On 10 February 1945 General Bradley moved III Corps minus one Division to 1st Army control.[8]

Battle of Remagen

Main article: Battle of Remagen

Major General John W. Leonard, commanding officer of the 9th Armored Division, later recalled that on 6 March 1945, Major General Millikin, referring to the Ludendorff Bridge, told him over the phone, "You see that black line on the map. If you can seize that your name will go down in history."[9] In the last week of February, Colonel Charles G. Patterson, the anti-aircraft artillery officer for III Corps, led a meeting for brigade and group commanders during which they discussed what they would do if they were lucky enough to capture a bridge intact.[10]

On 2 March 1945, Major General Millikin assigned the 14th Tank Battalion commanded by Lieutenant Colonel Leonard E. Engeman to the north flank and attached it to the 1st Division. The 9th Armored's Combat Command B attacked towards the Erft river, and Combat Command A advanced towards the Ahr river. They were to then move south to capture Remagen and Sinzeg before linking up with the flanks of Lieutenant General George S. Patton's Third Army.[11]

Seeing the bridge intact, Brigadier General William M. Hoge Commander of Combat Group A waited for a platoon of the 9th Infantry Division to reach the far bank, hoping the bridge would stand, and then called Major General Leonard to inform him the bridge had been captured.

Major General Millikin ordered that the 47th Infantry Regiment be motorized and dispatched to Remagen as soon as possible.[9] Millikin relayed the news to General Bradley's 12th US Army Group headquarters at 8:15 PM. Millikin attached the 7th Armored Division to III Corps so they could relieve the 9th Infantry Division who were already crossing the Rhine. He also ordered the 2nd Infantry Division to relieve the 78th Infantry Division so it too could cross the Rhine and defend the bridgehead.[9]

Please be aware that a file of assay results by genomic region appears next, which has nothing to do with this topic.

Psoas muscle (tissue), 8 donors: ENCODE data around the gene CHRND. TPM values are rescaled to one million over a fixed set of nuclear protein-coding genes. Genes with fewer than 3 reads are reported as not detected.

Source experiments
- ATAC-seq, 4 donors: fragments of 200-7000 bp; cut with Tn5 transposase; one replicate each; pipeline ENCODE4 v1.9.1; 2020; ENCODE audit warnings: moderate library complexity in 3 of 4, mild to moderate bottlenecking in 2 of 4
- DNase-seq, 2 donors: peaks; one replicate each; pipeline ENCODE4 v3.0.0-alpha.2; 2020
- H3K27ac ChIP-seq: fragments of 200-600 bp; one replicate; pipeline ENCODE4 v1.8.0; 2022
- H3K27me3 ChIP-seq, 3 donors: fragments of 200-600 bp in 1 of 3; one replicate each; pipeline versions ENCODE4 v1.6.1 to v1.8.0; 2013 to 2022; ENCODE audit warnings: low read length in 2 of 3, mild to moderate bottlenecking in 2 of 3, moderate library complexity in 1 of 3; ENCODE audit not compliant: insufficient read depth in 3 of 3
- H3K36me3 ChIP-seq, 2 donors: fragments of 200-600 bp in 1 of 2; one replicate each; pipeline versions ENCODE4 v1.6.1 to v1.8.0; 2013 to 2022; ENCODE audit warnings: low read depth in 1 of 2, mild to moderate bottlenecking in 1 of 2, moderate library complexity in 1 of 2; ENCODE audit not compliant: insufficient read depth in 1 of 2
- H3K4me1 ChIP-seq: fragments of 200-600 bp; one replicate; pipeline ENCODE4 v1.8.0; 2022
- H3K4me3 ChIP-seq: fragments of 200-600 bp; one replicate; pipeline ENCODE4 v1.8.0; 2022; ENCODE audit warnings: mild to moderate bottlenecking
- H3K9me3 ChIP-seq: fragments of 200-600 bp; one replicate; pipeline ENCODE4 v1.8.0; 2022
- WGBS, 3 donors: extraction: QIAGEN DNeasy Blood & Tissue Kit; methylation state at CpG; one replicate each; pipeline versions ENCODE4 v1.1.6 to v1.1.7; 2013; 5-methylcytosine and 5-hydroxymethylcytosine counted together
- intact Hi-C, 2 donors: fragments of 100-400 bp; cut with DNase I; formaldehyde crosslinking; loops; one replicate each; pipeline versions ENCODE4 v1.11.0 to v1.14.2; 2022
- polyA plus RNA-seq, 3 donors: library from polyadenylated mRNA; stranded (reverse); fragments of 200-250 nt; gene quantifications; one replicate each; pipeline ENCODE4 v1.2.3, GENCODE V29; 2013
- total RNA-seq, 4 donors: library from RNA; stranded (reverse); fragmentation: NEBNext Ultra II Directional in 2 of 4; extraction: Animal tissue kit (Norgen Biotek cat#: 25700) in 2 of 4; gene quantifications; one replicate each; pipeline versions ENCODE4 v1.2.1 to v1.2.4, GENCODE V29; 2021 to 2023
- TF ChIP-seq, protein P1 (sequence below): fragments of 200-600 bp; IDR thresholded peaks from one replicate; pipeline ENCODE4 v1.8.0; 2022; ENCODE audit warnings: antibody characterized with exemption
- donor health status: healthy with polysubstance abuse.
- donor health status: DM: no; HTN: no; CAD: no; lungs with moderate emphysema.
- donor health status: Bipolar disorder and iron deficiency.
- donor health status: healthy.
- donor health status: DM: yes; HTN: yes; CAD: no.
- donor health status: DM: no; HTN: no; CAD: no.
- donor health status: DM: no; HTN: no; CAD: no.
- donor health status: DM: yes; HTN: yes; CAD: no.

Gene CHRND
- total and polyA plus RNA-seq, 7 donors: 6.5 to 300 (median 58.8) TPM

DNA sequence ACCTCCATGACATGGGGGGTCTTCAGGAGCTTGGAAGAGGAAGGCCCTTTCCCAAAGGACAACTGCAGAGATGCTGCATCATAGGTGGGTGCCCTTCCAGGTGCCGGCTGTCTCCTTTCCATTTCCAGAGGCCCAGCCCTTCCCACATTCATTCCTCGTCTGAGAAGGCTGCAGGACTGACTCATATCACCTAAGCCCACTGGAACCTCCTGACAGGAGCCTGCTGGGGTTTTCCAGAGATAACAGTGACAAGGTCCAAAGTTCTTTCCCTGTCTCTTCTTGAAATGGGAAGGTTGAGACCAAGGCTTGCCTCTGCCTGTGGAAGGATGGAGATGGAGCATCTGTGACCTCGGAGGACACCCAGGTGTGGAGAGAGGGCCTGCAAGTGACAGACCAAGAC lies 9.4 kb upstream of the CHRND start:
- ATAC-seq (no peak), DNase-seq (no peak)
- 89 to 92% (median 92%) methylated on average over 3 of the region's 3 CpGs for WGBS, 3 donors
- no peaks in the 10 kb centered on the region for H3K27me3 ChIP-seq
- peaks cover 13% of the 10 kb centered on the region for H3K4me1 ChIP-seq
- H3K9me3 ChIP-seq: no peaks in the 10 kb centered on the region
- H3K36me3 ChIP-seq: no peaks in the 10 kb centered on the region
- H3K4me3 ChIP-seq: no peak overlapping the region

Millikin relieved

On 17 March 1945, First Army commander General Hodges relieved III Corps Commander Millikin of his command and Major General James Van Fleet took over. From the day the bridge had been captured until he was relieved of command, Millikin had never visited the eastern bank of the Rhine.[12] Hodges and some of his staff had complained about the poor control of forces on both sides of the bridge and the lack of information on troop dispositions. Hodges also complained later that Millikin repeatedly disobeyed his orders including a directive to drive his forces north along the east bank and open a crossing for VII Corps, and that he failed to attach enough infantry support to the 9th Armored Division. The Chief of Staff of the 9th Infantry Division, Colonel William Westmoreland later commented that, "So irresolute was the III Corps Commander, so lacking in confidence, that I feared for the safety of the bridgehead."[13]

Within a month, Millikin assumed command of the 13th Armored Division whose commander had been seriously wounded. Millikin, previously highly rated by General Patton, formally objected to an unsatisfactory rating given him after his relief on 7 May 1945 by Courtney Hodges, commander of the U.S. First Army. Millikin affirmed that, "under the existing conditions my actions taken on the ground were justified in the light of successful results." General Bradley noted on the efficiency report that Millikin's successor, General Van Fleet, "was better qualified to command the corps than General Millikin with his limited experience." Bradley added that Millikin's record should not be adversely affected by his relief.[14]

Post War

Major General Millikin returned to the Regular Army April 30, 1946 in his permanent rank of Colonel, and was promoted to Brigadier General January 24, 1948. He retired February 29, 1948 and was promoted to Major General (Retired) June 29, 1948.